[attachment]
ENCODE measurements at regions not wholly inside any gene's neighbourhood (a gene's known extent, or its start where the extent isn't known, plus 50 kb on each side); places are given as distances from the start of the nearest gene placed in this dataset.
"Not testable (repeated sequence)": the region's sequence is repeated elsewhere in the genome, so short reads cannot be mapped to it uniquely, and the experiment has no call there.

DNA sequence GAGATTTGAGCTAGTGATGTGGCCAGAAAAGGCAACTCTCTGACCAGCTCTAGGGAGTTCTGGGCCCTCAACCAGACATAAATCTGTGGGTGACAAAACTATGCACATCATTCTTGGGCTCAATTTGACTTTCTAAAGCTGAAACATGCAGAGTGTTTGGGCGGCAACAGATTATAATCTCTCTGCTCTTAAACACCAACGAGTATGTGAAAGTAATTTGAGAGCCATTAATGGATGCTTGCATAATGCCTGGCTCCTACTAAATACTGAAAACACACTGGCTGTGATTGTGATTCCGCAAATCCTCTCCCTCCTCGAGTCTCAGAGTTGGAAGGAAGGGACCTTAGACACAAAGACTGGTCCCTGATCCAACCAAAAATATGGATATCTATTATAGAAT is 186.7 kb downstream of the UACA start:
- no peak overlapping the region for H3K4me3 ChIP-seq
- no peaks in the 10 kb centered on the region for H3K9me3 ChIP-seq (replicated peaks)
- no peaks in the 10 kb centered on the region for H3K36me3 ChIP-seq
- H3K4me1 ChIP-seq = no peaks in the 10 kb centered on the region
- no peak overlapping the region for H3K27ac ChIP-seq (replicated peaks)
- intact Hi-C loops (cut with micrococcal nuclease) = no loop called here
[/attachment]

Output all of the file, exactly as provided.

ENCODE measurements at regions not wholly inside any gene's neighbourhood (a gene's known extent, or its start where the extent isn't known, plus 50 kb on each side); places are given as distances from the start of the nearest gene placed in this dataset.
"Not testable (repeated sequence)": the region's sequence is repeated elsewhere in the genome, so short reads cannot be mapped to it uniquely, and the experiment has no call there.

DNA sequence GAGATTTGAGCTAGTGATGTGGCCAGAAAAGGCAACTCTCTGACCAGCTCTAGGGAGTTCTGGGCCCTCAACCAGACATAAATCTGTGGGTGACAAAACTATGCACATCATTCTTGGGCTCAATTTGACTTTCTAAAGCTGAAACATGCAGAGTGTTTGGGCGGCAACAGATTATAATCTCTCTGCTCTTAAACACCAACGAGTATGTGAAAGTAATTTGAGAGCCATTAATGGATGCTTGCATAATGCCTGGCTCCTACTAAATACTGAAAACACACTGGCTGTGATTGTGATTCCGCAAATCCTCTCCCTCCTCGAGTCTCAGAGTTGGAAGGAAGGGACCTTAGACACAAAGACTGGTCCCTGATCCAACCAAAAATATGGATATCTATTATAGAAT is 186.7 kb downstream of the UACA start:
- no peak overlapping the region for H3K4me3 ChIP-seq
- no peaks in the 10 kb centered on the region for H3K9me3 ChIP-seq (replicated peaks)
- no peaks in the 10 kb centered on the region for H3K36me3 ChIP-seq
- H3K4me1 ChIP-seq = no peaks in the 10 kb centered on the region
- no peak overlapping the region for H3K27ac ChIP-seq (replicated peaks)
- intact Hi-C loops (cut with micrococcal nuclease) = no loop called here